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The evolution of the Patient-Centered Outcomes Research Institute
  1. Laxmaiah Manchikanti1,
  2. Standiford Helm2,
  3. Joshua A Hirsch3
  1. 1Pain Management Center of Paducah, Paducah, Kentucky, USA
  2. 2Pacific Coast Pain Management Center, Laguna Hills, California, USA
  3. 3Department of NeuroInterventional Radiology, Massachusetts General Hospital, Boston, Massachusetts, USA
  1. Correspondence to Dr L Manchikanti, Pain Management Center of Paducah, 2831 Lone Oak Road, Paducah, KY 42003, USA; drlm{at}thepainmd.com

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Introduction

The Patient-Centered Outcomes Research Institute (PCORI) was established by the Patient Protection and Affordable Care Act (ACA) of 2010 as a major new center to evaluate and implement clinical comparative effectiveness research (CER). It is a private, non-profit, tax exempt corporation designed to “assist patients, clinicians, purchasers and policy makers in making informed health decisions by advancing the quality and relevance of evidence concerning the manner in which diseases, disorders and other health conditions can effectively and appropriately be prevented, diagnosed, treated, monitored and managed through research and evidence synthesis”.1 2 The ACA's directive is that the institute “shall enter into contracts for the management of funding and conduct of research with government agencies and academic or private sector research entities and that it shall give preference to the Agency for Healthcare Research and Quality (AHRQ) and the National Institutes of Health (NIH)”.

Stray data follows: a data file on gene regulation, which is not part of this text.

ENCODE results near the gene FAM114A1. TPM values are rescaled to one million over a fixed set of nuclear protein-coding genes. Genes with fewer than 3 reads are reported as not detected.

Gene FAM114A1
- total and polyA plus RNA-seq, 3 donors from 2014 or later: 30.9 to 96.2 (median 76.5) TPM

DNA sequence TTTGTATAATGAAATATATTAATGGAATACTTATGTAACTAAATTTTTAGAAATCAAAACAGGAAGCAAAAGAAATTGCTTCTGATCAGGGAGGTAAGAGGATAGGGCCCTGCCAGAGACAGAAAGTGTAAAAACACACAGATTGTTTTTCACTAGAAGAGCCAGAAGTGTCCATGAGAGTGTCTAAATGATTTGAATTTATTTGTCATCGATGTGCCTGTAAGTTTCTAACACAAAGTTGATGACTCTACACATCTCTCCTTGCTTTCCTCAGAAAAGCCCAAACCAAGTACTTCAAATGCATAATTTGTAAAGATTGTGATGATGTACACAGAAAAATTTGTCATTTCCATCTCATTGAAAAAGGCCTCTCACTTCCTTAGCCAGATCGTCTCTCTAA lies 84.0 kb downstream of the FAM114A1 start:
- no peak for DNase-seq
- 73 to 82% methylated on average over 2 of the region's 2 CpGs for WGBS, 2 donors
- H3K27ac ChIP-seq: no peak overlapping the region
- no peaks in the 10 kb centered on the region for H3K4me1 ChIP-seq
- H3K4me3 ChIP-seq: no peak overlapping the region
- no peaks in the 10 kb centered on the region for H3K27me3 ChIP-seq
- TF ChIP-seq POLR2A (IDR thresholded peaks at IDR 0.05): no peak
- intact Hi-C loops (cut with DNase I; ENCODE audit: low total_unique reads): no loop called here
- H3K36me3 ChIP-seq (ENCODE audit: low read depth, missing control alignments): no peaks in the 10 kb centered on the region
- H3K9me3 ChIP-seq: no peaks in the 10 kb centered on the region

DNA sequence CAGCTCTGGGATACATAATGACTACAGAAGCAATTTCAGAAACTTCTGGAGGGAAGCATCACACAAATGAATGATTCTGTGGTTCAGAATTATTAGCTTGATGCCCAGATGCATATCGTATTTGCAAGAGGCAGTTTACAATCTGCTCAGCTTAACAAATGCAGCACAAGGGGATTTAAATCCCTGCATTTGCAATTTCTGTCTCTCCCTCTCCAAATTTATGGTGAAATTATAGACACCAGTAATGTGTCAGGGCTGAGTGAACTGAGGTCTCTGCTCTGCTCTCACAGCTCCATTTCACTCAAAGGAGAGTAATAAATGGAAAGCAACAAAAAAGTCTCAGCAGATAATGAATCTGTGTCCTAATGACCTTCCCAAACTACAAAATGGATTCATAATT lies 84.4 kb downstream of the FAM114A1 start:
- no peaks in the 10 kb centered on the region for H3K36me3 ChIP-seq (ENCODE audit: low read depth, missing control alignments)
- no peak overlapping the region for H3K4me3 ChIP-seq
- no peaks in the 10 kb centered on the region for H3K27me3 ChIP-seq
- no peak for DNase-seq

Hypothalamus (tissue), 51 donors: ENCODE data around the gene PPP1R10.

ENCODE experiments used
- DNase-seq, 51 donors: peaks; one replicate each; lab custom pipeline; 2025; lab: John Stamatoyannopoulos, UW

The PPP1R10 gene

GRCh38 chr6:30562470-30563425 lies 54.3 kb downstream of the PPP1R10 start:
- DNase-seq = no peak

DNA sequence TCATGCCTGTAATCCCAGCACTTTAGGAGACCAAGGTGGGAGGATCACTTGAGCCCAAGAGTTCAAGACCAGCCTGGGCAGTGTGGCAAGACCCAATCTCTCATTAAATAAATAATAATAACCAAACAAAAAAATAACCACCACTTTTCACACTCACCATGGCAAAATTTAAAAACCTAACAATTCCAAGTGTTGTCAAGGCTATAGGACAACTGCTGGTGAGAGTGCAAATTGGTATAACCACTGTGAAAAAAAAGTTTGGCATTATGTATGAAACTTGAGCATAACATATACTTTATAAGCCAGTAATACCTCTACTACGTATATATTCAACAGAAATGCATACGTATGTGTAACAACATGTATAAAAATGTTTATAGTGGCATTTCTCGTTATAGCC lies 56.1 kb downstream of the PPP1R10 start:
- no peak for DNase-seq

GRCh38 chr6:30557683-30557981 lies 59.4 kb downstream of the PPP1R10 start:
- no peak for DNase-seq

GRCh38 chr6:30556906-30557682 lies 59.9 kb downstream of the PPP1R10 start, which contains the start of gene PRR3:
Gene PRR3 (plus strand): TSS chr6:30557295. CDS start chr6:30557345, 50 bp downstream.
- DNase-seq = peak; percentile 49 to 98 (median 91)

The ACA established two independent and independently funded boards to control medical costs. The Independent Payment Advisory Board task is to implement target growth rates for Medicare while the PCORI's task is to evaluate and apply CER.1 3–5 The intent underlying the formation of the two panels is that they will, with their commingled effects on what care can be provided and what will be paid, provide high quality care at a reasonable cost.

The supporters of the PCORI and ACA proclaim the advantages of the PCORI and CER.4 6–8 In a 2008 report exploring ways to reduce healthcare costs, the Congressional Budget Office wrote that CER would reduce total spending on healthcare in the USA by an estimated US$8 billion from 2010 to …

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